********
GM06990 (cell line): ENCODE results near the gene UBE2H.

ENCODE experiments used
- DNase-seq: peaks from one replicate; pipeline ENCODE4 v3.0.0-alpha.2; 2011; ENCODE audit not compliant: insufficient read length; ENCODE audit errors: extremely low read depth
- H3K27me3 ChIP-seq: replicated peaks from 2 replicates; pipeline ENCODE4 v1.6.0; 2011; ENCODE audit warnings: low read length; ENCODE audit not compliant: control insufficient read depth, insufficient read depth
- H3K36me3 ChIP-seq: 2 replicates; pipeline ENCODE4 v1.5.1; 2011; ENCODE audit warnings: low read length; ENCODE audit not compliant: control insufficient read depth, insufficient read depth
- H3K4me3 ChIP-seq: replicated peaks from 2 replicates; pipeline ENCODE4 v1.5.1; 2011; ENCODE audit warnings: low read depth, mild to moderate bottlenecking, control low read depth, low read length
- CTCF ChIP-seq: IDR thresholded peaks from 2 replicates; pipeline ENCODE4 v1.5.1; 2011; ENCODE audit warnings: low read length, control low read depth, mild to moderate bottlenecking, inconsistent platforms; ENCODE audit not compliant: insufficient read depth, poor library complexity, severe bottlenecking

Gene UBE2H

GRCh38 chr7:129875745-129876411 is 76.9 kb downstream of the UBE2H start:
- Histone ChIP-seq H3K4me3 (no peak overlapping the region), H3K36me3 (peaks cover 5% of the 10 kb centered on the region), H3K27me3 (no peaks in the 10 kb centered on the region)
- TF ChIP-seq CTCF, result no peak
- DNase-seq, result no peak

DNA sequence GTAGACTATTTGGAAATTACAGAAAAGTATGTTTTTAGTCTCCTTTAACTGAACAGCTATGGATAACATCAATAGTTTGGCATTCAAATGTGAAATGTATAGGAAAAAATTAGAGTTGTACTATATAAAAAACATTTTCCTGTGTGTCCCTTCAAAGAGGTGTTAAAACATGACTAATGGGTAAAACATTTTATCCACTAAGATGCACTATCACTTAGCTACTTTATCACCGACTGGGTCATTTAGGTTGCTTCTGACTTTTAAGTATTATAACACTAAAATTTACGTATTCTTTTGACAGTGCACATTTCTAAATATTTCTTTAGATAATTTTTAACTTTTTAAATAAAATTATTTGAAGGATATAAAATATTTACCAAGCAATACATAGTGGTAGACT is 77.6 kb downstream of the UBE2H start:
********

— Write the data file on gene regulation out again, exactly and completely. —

GM06990 (cell line): ENCODE results near the gene UBE2H.

ENCODE experiments used
- DNase-seq: peaks from one replicate; pipeline ENCODE4 v3.0.0-alpha.2; 2011; ENCODE audit not compliant: insufficient read length; ENCODE audit errors: extremely low read depth
- H3K27me3 ChIP-seq: replicated peaks from 2 replicates; pipeline ENCODE4 v1.6.0; 2011; ENCODE audit warnings: low read length; ENCODE audit not compliant: control insufficient read depth, insufficient read depth
- H3K36me3 ChIP-seq: 2 replicates; pipeline ENCODE4 v1.5.1; 2011; ENCODE audit warnings: low read length; ENCODE audit not compliant: control insufficient read depth, insufficient read depth
- H3K4me3 ChIP-seq: replicated peaks from 2 replicates; pipeline ENCODE4 v1.5.1; 2011; ENCODE audit warnings: low read depth, mild to moderate bottlenecking, control low read depth, low read length
- CTCF ChIP-seq: IDR thresholded peaks from 2 replicates; pipeline ENCODE4 v1.5.1; 2011; ENCODE audit warnings: low read length, control low read depth, mild to moderate bottlenecking, inconsistent platforms; ENCODE audit not compliant: insufficient read depth, poor library complexity, severe bottlenecking

Gene UBE2H

GRCh38 chr7:129875745-129876411 is 76.9 kb downstream of the UBE2H start:
- Histone ChIP-seq H3K4me3 (no peak overlapping the region), H3K36me3 (peaks cover 5% of the 10 kb centered on the region), H3K27me3 (no peaks in the 10 kb centered on the region)
- TF ChIP-seq CTCF, result no peak
- DNase-seq, result no peak

DNA sequence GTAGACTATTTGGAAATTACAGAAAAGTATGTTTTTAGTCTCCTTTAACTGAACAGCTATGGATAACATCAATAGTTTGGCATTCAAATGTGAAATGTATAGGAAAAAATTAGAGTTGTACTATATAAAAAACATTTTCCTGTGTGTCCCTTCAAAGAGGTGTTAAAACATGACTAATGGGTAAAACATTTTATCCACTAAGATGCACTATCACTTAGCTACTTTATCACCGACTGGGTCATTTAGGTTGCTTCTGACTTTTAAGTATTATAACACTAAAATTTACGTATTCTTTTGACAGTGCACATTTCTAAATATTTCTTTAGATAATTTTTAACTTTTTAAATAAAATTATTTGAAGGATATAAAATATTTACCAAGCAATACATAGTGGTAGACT is 77.6 kb downstream of the UBE2H start: